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Dr. Paul Gratz and Dr. Jiang Hu are utilizing machine-learning tools to significantly decrease the amount of time it takes to complete processor design validation. | Image: Getty Images

Dr. Paul Gratz and Dr. Jiang Hu in the Department of Electrical and Computer Engineering at Texas A&M University are utilizing machine-learning models to detect performance bugs within processors and create a more efficient method to combat this real-world problem.

As consumers, we upgrade to a new phone, gaming system, or smart device for the home because the newer model offers better battery life, graphics, performance and overall capabilities. When these bugs go undetected and are released into ‘the wild’— in our homes and into our everyday lives – the performance we lose out on as a result can have a greater long-term effect than we might realize.

When it comes to computer bugs, there are two main types: functional and performance.

A functional bug means an error within a processor creates a computing result that is simply wrong. For example, if a processor is asked to solve three plus two and its result is seven, there is clearly an issue with that result. A performance bug is not as simple to detect.

“Suppose you want to drive from College Station to Houston,” said Hu, professor in the department. “At one point you somehow make a mistake and drive toward Dallas. That’s a big mistake, and it’s pretty easy to tell. But there are different paths to Houston. Some are shorter, some are longer – that difference is hard to tell because you still arrived at your desired destination.”

Unlike functional bugs, which have an expected output and can be caught more easily, performance bugs can fly under the radar and remain unnoticed forever – ultimately diminishing the progress to be made in all facets of modern technology. From smartphones to the technology aiding in the fight against climate change, the need for processors free of such bugs is paramount.

Fortunately, Gratz and Hu are working with collaborators at Intel Corporation on a promising answer.

This is the first application of machine learning to this kind of problem. It’s the first work we have really found that actually tries to tackle this problem at all.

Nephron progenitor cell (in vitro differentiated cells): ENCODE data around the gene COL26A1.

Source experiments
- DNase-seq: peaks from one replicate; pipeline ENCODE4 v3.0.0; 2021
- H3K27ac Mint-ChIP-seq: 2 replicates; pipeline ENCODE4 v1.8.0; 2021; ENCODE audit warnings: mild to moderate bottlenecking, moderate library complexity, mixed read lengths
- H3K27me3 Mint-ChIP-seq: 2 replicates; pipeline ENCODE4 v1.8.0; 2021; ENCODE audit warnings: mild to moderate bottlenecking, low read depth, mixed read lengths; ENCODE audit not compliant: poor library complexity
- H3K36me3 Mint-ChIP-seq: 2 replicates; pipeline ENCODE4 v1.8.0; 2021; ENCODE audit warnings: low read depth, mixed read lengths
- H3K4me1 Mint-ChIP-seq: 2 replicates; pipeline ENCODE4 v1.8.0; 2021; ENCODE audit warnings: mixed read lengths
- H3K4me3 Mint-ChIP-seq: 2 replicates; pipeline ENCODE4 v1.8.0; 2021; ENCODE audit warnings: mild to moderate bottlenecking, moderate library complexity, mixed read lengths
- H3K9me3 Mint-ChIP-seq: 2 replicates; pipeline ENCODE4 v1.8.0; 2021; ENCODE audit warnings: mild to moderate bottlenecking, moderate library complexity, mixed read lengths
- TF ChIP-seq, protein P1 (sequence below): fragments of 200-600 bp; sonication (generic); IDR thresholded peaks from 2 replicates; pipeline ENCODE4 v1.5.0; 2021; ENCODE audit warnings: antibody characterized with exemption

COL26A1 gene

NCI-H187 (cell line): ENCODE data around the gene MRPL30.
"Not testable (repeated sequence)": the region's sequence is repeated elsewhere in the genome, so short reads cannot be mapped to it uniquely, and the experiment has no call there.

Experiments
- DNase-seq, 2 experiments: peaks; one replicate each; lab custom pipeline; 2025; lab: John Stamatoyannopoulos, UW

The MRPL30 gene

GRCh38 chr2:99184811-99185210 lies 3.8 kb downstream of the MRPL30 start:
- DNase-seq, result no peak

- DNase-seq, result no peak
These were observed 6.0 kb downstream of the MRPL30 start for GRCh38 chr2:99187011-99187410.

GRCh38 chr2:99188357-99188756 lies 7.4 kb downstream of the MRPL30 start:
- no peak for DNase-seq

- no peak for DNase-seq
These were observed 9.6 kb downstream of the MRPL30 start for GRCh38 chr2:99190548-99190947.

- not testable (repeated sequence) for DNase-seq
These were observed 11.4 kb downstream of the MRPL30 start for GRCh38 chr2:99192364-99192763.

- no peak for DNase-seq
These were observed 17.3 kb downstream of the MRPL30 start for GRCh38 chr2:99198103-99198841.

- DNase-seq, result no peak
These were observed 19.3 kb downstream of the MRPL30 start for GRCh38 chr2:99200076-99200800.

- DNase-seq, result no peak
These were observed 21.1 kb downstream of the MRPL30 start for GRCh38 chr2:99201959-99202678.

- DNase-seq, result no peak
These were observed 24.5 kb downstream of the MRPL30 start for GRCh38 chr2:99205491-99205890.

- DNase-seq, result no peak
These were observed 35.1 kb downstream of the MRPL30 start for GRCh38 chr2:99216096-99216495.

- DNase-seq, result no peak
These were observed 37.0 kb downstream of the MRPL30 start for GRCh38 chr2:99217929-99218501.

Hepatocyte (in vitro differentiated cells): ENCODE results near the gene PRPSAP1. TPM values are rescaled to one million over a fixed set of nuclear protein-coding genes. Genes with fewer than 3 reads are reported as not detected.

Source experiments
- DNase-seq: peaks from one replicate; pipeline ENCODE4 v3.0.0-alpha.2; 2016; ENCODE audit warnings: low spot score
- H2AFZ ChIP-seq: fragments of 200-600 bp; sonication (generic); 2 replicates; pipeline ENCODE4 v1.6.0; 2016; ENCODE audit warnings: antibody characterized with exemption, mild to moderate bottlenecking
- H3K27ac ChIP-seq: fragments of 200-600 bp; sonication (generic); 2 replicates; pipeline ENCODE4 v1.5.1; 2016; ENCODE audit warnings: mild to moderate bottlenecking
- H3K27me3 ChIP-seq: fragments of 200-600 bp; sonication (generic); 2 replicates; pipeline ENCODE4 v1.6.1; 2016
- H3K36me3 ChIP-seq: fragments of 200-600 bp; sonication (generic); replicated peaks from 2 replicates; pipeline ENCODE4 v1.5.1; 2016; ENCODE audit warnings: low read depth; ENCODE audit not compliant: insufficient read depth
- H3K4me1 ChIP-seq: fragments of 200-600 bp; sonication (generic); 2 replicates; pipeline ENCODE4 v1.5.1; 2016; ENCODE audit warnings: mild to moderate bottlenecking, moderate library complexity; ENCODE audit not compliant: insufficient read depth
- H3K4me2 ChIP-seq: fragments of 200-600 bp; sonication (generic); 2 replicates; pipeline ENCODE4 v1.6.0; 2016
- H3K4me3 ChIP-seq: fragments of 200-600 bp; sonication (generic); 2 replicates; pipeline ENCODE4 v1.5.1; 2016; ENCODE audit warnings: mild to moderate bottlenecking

Dr. Paul Gratz

By utilizing machine-learning models and automating the process, Gratz and Hu are hopeful that the effort currently spent on performance validation can be drastically reduced, ultimately leading to technologies that reach their full potential more efficiently and effectively.

“This is the first application of machine learning to this kind of problem,” said Gratz, associate professor. “It’s the first work we have really found that actually tries to tackle this problem at all.”

Gratz and Hu explained that their procedure allows them to do in a day with one person what currently takes a team of several engineers months to accomplish.

The first hurdle in detecting these bugs is defining what they might look like. The computing industry faces this challenge during initial performance analyses. When a new technology shows a performance somewhat better than the previous generation, it is hard to determine if that processor is running at its full potential or if a bug is reducing the outcomes and they should expect better results.

“If you have a 20% gain between one generation to the next, how do you know that the 20% gain couldn’t have been 25% or 30%?,” Gratz said.

This is where the team’s machine-learning models come into play. From a group of various prior architectures, the models are learning the relationships between the size of the structures, the way the programs work and what their expected performance should be. The models are able to guess what the performance of the new machine will be, based on these relationships, so that the team can see if there is a divergence.

Because chips are more compact and complex than ever before, there is a higher chance for such bugs to appear. As the complexity of chip design grows, the conventional method to detect and eliminate bugs, manual processor design validation, is increasingly difficult to maintain. Thus, a need for an automated solution became apparent. Intel contacted Hu in June 2019 with hopes of collaboration to solve this critical issue. 

Other contributors include doctoral student, Erick Carvajal Barboza and master’s student, Sara Jacob from the electrical and computer engineering department at Texas A&M; and Mahesh Ketkar and Michael Kishinevsky from Intel Corporation.

This work has been supported by a grant from the Semiconductor Research Corporation. The researchers published their current findings in a paper that was accepted into the 27th Institute of Electrical and Electronics Engineers International Symposium on High-Performance Computer Architecture, a top tier conference in computer architecture.